For those of us who have laboured through watching our children move through bnei mitzvah rituals, or who have celebrated others doing so, reading Munro’s Coming of Age in Jewish America is almost a cathartic experience. It is not so much a reinterpretation of this Jewish rite of passage, as the subtitle suggests, as a more holistic account of the various players and strategies to engage young adults as Jewish Americans. Although the bar and bat mitzvah service is diverse and geographically distinctive, Munro chooses to focus on multiple Jewish denominations in the California Bay Area. She recognizes the cost of this focused study, but also the benefits too, and there are many. To be sure, San Francisco Jewish communities do not perfectly mirror other Jewish groups in the United States; but Munro shows how they do negotiate tensions, cultural expectations, and generational conflicts similar to those of just about every other synagogue in America. Munro’s point is well made: by looking closely at the different roles that rabbis, parents, families, and congregations play in this ritual pageantry, we can better assess how different Jewish communities negotiate their place in America, together with their notions of tradition, continuity, and Jewish identity. She offers a wider frame of reference for those stuck in the mud of ritual anxiety. Although a good deal of Munro’s analysis “is clear and seemingly obvious” (p. 10), she is right to say that many of us fail to see the forest for the trees.
To move us to see more holistically, Munro suggests we think of the bar and bat mitzvah ritual as a “system” comprised of four functions: 1) negotiating meaning; 2) balancing process and performance; 3) raising and lowering community boundaries; and 4) managing public and private ritual needs. Coming of Age in Jewish America discusses how families, rabbis, and congregants work within and among these four systematic features of the bnei mitzvah ritual. But I fail to understand how these issues function as a system. What exactly is systemic about these four functions? They read to me like guiding themes or rubrics that structure her analysis. And Munro fails to offer a theoretical account of how systems work culturally, much less religiously. To my mind, situating her multi-dimensional work under a confining “system” does an injustice to her nuanced readings of congregational life. Note, for example, Munro’s account of the bat mitzvah ceremony at one Orthodox congregation in the Bay Area. Rabbi Teitelbaum will not allow girls to read Torah in the synagogue, but “he will prepare girls for the ritual and enable the family to hold the service outside the synagogue” (p. 119). Munro thoughtfully suggests how this boundary maintenance is determined by space rather than role. But where does an analysis of space fit within her system? How should we think about religious space, and where should we find it? Munro does not engage her own thoughtful observation here, perhaps because her system confines her own intellectual curiosity. I would have preferred a more thoughtful encounter with making sacred space to Munro’s systemic language of balancing individual with communal needs.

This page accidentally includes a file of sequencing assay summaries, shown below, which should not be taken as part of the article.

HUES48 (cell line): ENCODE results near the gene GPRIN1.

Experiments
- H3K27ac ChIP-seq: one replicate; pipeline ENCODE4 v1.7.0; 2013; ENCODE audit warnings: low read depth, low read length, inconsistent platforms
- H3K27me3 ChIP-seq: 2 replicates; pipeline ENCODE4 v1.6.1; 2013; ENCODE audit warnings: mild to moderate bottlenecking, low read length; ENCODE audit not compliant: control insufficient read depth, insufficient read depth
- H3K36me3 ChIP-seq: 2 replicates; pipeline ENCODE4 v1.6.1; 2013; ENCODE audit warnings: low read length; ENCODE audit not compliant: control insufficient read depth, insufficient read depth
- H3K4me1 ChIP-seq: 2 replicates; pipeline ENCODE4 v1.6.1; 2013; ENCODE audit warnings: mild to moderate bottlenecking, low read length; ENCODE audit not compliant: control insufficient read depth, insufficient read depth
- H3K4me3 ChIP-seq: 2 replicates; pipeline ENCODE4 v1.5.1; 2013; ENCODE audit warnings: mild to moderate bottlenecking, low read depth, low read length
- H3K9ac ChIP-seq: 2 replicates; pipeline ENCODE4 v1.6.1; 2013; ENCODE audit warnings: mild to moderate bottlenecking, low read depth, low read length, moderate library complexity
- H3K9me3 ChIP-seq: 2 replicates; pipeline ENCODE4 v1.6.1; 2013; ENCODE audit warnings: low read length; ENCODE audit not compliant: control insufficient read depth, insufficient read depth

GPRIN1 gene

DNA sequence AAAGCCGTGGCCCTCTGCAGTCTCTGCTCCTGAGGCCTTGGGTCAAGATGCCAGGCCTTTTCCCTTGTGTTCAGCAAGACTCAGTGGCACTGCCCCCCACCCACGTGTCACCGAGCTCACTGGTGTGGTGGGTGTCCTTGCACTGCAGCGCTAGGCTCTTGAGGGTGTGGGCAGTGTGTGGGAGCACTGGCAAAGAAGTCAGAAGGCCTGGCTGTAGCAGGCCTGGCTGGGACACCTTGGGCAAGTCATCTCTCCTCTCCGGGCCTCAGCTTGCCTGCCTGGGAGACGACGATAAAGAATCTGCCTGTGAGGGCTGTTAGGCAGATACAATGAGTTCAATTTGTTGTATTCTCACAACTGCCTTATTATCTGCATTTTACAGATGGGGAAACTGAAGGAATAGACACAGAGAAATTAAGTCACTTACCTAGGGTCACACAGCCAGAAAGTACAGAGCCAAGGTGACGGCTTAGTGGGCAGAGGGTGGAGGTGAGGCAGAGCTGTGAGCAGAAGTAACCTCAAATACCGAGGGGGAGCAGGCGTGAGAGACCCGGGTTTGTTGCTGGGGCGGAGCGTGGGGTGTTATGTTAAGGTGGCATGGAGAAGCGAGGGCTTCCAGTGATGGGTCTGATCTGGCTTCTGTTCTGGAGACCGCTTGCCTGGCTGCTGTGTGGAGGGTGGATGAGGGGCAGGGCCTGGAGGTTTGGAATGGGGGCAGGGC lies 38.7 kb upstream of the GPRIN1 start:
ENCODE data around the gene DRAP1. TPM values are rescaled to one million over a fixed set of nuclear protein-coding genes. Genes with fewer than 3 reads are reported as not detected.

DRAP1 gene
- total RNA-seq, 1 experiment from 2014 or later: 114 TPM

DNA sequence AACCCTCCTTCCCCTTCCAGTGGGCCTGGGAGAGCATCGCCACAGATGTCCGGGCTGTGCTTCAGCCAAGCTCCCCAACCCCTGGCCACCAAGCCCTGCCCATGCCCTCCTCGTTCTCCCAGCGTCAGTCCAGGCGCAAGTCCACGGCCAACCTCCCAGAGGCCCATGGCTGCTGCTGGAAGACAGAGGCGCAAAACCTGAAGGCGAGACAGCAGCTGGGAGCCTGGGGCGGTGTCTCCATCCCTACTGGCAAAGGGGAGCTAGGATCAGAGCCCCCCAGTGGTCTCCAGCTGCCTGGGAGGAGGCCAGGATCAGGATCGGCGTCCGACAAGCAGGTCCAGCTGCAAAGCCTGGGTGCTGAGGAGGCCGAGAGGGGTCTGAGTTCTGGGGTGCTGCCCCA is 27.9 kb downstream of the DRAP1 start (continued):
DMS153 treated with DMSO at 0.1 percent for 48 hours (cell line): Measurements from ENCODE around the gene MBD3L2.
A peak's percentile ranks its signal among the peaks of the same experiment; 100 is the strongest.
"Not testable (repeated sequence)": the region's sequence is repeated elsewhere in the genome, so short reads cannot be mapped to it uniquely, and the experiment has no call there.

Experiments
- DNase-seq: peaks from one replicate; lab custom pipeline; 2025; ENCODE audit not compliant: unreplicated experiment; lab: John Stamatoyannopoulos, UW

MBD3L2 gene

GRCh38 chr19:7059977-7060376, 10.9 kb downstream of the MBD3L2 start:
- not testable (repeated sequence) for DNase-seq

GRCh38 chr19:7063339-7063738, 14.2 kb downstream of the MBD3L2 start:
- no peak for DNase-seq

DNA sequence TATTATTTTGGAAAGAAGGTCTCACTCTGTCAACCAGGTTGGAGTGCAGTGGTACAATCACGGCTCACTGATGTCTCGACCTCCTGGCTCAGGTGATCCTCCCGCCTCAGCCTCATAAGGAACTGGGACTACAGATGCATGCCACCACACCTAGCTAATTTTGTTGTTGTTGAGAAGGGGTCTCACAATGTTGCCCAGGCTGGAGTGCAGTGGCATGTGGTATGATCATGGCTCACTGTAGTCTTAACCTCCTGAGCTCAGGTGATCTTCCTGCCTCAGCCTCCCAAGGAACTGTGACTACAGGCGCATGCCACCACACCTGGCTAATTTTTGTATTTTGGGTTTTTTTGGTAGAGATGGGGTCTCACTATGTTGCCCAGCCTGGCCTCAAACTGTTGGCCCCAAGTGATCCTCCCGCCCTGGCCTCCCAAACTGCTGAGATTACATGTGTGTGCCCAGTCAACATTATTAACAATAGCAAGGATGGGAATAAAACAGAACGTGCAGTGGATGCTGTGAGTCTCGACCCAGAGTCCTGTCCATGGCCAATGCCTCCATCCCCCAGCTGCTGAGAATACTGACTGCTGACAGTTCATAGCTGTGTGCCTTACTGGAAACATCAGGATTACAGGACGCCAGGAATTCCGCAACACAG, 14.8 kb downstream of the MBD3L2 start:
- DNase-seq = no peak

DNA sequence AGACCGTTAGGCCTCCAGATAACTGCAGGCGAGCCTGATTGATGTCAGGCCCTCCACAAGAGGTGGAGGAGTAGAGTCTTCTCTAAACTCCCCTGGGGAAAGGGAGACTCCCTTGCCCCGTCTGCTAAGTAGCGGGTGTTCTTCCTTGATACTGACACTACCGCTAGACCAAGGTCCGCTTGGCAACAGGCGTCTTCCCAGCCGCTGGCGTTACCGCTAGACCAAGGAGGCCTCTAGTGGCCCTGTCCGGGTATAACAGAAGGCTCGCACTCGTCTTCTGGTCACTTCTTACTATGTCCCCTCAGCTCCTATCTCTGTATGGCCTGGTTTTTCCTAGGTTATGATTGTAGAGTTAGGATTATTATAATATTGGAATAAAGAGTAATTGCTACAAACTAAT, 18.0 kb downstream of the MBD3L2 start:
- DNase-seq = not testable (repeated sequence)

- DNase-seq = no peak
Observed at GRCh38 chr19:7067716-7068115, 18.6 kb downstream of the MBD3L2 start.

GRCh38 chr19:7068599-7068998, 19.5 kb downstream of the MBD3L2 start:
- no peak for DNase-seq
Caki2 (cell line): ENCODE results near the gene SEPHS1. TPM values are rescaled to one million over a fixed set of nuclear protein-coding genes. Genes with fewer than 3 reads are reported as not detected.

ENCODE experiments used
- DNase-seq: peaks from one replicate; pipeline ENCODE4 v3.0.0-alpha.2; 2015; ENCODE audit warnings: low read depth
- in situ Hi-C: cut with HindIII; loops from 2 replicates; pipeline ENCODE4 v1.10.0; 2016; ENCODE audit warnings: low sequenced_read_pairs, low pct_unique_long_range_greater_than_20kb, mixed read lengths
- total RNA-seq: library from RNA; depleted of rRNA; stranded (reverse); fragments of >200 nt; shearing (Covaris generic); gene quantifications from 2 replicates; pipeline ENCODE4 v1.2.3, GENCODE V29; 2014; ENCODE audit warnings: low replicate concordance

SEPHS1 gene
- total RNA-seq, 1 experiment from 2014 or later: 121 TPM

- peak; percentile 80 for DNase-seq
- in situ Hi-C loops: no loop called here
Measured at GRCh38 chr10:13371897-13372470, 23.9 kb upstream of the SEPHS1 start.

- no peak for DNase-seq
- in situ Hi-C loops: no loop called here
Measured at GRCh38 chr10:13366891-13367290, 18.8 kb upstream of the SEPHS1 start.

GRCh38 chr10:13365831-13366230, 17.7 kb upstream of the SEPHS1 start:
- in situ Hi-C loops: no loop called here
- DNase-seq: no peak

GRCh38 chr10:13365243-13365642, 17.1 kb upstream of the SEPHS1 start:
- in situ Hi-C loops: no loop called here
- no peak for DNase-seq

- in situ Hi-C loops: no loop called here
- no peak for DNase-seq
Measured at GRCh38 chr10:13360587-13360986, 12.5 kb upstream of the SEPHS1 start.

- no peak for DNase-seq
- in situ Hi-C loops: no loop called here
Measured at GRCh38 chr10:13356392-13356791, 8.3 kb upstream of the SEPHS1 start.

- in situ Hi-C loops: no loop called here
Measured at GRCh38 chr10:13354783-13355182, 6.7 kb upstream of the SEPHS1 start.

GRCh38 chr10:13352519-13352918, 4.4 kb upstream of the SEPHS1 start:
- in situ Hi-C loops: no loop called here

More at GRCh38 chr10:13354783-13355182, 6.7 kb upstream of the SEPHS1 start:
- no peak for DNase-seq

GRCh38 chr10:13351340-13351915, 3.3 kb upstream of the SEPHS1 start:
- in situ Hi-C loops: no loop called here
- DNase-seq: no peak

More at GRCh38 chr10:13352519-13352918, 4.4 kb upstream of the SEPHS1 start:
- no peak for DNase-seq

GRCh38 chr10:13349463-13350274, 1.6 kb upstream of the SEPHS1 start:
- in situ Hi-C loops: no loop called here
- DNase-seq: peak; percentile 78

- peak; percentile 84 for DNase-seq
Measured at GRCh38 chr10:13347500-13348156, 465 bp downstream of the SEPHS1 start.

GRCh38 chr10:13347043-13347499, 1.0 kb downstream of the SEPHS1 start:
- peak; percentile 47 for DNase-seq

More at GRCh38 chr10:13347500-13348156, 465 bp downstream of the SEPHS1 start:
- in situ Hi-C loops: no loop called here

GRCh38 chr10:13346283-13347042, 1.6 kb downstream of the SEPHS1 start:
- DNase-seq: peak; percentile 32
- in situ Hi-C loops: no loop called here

I also would have liked a more sustained reflection on how religious rituals function within American communities. At times, Munro simply articulates one prominent view of ritual as if it were so universally accepted as to defy explanation: “Rituals take the sacred beliefs of a community and – through investing words, actions, and objects with meaning – bring these beliefs to life, thus reproducing the social and moral underpinnings of that community” (p. 14). This may indeed be how some rituals work, some of the time. But rituals also normalize bodies; they create patterns of behaviour; they perform racial, gender, and class hierarchies. In a word, they produce and not only reproduce social and ethical modalities. Indeed, there is an ever increasing literature on religious rituals as more about power than meaning. But Munro uncritically accepts a symbolic interpretation of ritual, one that appears to rely heavily on Clifford Geertz’s analysis in his classic essay, “Religion as a Cultural System” (1966). A book dedicated to one particular religious ritual ought to theorize the various modes of ritual activity within American Jewish communities. Sometimes rituals do not symbolize anything; they do things, and often do things to bodies.
Yet even if Coming of Age in Jewish America is under-theorized, it still offers a fascinating picture of Jewish life in America. Munro suggests that she takes the more objective road to analysis, but she makes clear just how strange this ritual is for young adults and their families. They invest so much of their labour into a fleeting moment, which those who actually perform the ritual wish to be over as soon as possible. Munro has stretched out this moment in Jewish life so that we can inhabit this space, and this time, once again. Although she does not discuss adult bar and bat mitzvah ceremonies, I am left wondering why we wish to return to this moment.
What attracts adults to this sense of transition from youth to maturity? Perhaps the bar and bat mitzvah ritual symbolizes less our sacred beliefs than it embodies our deep investment in childhood. And in this sense, the bar and bat mitzvah ceremony might perform important ideological work for how Jewish Americans imagine that kind of innocence.
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